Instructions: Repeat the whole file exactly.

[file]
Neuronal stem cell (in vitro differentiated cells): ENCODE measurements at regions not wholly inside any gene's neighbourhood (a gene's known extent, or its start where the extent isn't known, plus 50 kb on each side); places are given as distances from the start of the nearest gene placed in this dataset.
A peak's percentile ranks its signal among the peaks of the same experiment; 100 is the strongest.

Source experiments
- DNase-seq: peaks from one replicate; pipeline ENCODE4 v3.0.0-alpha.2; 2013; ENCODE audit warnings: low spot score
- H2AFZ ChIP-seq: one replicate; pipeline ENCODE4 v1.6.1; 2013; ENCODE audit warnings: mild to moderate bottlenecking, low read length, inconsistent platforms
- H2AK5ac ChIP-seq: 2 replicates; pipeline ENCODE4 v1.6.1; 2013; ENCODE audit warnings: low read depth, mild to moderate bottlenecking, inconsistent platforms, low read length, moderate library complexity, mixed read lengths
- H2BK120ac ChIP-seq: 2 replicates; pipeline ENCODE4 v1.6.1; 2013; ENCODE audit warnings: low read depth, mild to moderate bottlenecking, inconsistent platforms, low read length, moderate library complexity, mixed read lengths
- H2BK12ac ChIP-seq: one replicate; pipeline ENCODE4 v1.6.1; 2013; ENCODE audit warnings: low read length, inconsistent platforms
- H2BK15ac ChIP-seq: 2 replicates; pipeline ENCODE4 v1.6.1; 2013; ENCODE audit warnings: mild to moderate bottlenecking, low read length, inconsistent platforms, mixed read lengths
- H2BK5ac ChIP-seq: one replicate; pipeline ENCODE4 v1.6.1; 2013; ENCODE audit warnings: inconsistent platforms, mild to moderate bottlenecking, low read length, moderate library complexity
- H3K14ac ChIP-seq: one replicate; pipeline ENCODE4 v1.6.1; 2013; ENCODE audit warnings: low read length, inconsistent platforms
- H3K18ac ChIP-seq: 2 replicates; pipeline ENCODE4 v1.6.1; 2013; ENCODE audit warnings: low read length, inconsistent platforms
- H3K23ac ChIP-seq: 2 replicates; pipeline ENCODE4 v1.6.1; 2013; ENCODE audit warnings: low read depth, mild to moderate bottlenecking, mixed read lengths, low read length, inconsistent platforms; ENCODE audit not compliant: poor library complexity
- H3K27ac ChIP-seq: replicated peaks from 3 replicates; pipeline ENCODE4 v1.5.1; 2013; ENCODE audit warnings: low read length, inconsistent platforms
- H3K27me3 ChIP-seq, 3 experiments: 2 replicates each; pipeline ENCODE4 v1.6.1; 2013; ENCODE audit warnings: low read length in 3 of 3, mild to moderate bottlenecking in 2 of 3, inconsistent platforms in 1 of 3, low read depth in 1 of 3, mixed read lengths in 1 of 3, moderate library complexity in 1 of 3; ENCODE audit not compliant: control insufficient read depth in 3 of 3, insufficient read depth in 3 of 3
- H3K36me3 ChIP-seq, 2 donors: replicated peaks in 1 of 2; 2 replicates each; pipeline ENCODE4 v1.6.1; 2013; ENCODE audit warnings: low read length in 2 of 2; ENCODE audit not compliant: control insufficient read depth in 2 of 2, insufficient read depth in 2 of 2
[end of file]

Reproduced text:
Neuronal stem cell (in vitro differentiated cells): ENCODE measurements at regions not wholly inside any gene's neighbourhood (a gene's known extent, or its start where the extent isn't known, plus 50 kb on each side); places are given as distances from the start of the nearest gene placed in this dataset.
A peak's percentile ranks its signal among the peaks of the same experiment; 100 is the strongest.

Source experiments
- DNase-seq: peaks from one replicate; pipeline ENCODE4 v3.0.0-alpha.2; 2013; ENCODE audit warnings: low spot score
- H2AFZ ChIP-seq: one replicate; pipeline ENCODE4 v1.6.1; 2013; ENCODE audit warnings: mild to moderate bottlenecking, low read length, inconsistent platforms
- H2AK5ac ChIP-seq: 2 replicates; pipeline ENCODE4 v1.6.1; 2013; ENCODE audit warnings: low read depth, mild to moderate bottlenecking, inconsistent platforms, low read length, moderate library complexity, mixed read lengths
- H2BK120ac ChIP-seq: 2 replicates; pipeline ENCODE4 v1.6.1; 2013; ENCODE audit warnings: low read depth, mild to moderate bottlenecking, inconsistent platforms, low read length, moderate library complexity, mixed read lengths
- H2BK12ac ChIP-seq: one replicate; pipeline ENCODE4 v1.6.1; 2013; ENCODE audit warnings: low read length, inconsistent platforms
- H2BK15ac ChIP-seq: 2 replicates; pipeline ENCODE4 v1.6.1; 2013; ENCODE audit warnings: mild to moderate bottlenecking, low read length, inconsistent platforms, mixed read lengths
- H2BK5ac ChIP-seq: one replicate; pipeline ENCODE4 v1.6.1; 2013; ENCODE audit warnings: inconsistent platforms, mild to moderate bottlenecking, low read length, moderate library complexity
- H3K14ac ChIP-seq: one replicate; pipeline ENCODE4 v1.6.1; 2013; ENCODE audit warnings: low read length, inconsistent platforms
- H3K18ac ChIP-seq: 2 replicates; pipeline ENCODE4 v1.6.1; 2013; ENCODE audit warnings: low read length, inconsistent platforms
- H3K23ac ChIP-seq: 2 replicates; pipeline ENCODE4 v1.6.1; 2013; ENCODE audit warnings: low read depth, mild to moderate bottlenecking, mixed read lengths, low read length, inconsistent platforms; ENCODE audit not compliant: poor library complexity
- H3K27ac ChIP-seq: replicated peaks from 3 replicates; pipeline ENCODE4 v1.5.1; 2013; ENCODE audit warnings: low read length, inconsistent platforms
- H3K27me3 ChIP-seq, 3 experiments: 2 replicates each; pipeline ENCODE4 v1.6.1; 2013; ENCODE audit warnings: low read length in 3 of 3, mild to moderate bottlenecking in 2 of 3, inconsistent platforms in 1 of 3, low read depth in 1 of 3, mixed read lengths in 1 of 3, moderate library complexity in 1 of 3; ENCODE audit not compliant: control insufficient read depth in 3 of 3, insufficient read depth in 3 of 3
- H3K36me3 ChIP-seq, 2 donors: replicated peaks in 1 of 2; 2 replicates each; pipeline ENCODE4 v1.6.1; 2013; ENCODE audit warnings: low read length in 2 of 2; ENCODE audit not compliant: control insufficient read depth in 2 of 2, insufficient read depth in 2 of 2